It's an interesting question whether I would have perceived the saga differently had I been drip-fed it across twelve zodiac signs / months, particularly since we *did* have similar experiments here in Germany with Fausto Vitaliano's "Scrooge's Millions" (spread across ten consecutive "Lustige Taschenbücher" - which I thought worked very well, partially due to the nature of the series) and Byron Erickson's "War of the Dragonlords" (spread across twelve consecutive "Donald Duck" magazines - which was a bit of a drag really, and over ten years later we still have occasional readers' letters complaining about it!)... but I don't think so. I love Bruno Sarda's writing (Spectrus' second and fourth appearance, the Lola Duck cycle, Arizona Goof, Uncle Jeremy etc.), I love Massimo De Vita's art (Lords of the Galaxy, The Sword of Ice, Once Upon a Time in America, Mouser Chronicles, several Duck Avenger classics, etc.), and I think I would have still enjoyed it. Honestly, I'm not sure how you can maintain suspense across twelve chapters anyway, so why try? Three or four parts is probably the maximum for a "cliffhanger" story without internal breaks, any more than that and you a) start to frustrate people who are waiting for the conclusion (I see this may be the issue here too, but I thought the Zodiac Stone has the clever advantage of coming to a 'small' conclusion at the end of each chapter) and b) start to frustrate people who only casually pick up an issue every now and then, because they are missing all the context and back information. In that sense, I think the story did very well within its framework. The basic format means that every chapter has to circle around one pendant, and IMO Sarda did a great job at conjuring up twelve different scenarios involving a variety of characters and genres (and while I'll readily admit that "Mode Star" is the weakest part, I still like it for what it is; also, De Vita's spaceships are always fun!)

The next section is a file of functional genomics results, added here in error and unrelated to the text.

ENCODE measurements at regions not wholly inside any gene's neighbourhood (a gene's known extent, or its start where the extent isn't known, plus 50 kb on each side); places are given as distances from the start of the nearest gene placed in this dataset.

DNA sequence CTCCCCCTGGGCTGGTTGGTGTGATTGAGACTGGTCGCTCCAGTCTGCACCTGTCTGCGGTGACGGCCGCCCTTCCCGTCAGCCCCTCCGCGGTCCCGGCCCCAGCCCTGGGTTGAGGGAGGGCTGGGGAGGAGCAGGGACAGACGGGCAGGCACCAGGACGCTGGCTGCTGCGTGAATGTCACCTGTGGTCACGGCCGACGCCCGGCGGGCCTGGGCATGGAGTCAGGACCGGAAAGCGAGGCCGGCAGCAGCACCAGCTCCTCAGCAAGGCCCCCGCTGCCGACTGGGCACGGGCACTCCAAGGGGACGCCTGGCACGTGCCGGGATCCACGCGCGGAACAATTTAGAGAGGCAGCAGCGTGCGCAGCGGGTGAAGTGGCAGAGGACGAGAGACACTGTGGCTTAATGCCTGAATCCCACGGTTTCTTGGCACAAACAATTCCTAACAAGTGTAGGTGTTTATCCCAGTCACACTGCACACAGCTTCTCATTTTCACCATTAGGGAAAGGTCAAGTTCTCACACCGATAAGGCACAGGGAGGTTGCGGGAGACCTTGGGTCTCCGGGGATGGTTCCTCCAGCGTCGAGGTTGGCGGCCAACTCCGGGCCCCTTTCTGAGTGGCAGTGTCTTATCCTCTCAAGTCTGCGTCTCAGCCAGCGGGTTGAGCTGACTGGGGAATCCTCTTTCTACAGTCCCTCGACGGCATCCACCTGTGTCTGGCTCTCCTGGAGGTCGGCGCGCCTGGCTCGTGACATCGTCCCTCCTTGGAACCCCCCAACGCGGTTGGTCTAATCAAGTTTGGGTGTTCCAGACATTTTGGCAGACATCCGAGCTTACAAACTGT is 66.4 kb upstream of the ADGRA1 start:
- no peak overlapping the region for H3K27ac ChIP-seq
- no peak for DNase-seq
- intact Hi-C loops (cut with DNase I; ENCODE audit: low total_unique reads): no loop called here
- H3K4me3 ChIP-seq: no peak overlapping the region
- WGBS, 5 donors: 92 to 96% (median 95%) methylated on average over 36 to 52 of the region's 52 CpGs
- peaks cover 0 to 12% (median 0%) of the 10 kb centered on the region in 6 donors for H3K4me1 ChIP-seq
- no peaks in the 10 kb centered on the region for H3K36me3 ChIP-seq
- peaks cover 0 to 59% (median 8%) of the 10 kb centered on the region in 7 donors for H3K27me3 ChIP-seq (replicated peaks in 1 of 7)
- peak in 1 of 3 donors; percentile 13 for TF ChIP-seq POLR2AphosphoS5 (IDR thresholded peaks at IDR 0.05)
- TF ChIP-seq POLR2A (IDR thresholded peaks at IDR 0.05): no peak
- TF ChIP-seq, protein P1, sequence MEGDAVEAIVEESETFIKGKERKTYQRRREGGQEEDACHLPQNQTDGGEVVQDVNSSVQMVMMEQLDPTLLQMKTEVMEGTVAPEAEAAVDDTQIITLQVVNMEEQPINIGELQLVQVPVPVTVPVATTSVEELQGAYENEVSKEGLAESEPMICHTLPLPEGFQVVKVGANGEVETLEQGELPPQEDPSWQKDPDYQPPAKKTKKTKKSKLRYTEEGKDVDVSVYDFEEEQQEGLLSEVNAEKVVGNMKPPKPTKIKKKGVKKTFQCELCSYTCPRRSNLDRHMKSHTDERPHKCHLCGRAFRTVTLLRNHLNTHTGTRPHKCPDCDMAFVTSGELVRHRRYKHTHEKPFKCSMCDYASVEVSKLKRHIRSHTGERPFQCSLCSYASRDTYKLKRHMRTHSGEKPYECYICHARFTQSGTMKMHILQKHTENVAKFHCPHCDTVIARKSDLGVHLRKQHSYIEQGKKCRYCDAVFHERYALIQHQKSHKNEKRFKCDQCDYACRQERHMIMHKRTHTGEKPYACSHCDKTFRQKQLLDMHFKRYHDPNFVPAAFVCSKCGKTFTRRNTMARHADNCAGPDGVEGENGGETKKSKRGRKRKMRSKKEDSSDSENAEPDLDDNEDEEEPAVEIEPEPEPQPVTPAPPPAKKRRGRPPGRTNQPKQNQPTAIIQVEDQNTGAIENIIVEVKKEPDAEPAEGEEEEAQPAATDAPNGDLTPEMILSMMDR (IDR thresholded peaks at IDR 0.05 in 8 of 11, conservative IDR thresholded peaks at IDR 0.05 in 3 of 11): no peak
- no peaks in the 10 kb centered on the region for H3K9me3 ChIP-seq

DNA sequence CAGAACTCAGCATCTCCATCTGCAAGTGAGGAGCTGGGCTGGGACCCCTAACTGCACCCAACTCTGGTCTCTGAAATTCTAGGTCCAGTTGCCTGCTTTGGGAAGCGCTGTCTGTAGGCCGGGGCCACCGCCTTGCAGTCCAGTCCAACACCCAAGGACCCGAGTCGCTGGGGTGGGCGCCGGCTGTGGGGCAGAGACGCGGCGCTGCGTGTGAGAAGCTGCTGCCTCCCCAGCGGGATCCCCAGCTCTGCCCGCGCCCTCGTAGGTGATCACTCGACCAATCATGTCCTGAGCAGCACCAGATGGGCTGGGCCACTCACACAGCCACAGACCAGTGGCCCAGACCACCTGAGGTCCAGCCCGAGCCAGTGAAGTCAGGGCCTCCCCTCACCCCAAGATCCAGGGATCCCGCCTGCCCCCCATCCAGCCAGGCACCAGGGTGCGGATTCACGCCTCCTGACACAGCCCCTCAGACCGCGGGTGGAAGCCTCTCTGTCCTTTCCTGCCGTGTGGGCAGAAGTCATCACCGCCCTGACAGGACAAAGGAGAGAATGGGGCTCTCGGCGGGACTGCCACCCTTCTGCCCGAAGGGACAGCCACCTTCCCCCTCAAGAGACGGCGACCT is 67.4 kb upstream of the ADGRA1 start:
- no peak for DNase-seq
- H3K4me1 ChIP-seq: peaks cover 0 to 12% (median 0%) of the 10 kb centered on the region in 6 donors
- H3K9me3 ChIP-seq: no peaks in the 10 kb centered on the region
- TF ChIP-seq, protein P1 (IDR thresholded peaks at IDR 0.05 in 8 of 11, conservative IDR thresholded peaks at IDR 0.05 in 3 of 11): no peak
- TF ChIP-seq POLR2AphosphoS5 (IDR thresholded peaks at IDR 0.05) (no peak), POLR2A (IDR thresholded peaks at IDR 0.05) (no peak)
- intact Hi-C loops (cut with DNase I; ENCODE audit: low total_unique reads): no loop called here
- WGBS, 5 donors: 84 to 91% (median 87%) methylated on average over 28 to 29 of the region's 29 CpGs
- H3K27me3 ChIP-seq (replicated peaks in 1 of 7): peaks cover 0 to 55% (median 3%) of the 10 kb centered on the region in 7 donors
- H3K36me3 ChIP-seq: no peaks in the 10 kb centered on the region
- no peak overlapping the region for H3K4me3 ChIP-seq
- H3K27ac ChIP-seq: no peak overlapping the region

I haven't read many Murry serials, because this stuff doesn't tend to get reprinted a lot in Germany (unfortunately). The Murry stories we see here a lot are the shorter ones; I think I only have a handful of longer ones. They're good as far as I can assess, but I think it's an apples/oranges comparison in terms of conception, time and original release formats. Art-wise, it's not even a contest; Massimo De Vita is simply in a completely different orbit. As I've said before, one of the top 3 Italian artists alongside Scarpa and Cavazzano. Even his more recent work, while clearly inferior to his prime (strangely enough, Cavazzano has not shown any such signs of age-induced decline yet!), still is so unique and expressive.

Phew! With that I close my book of opinions on this saga, which I first encountered at the age of ten, and which I will always think fondly of...

Joe Torcivia said...

Spectrus: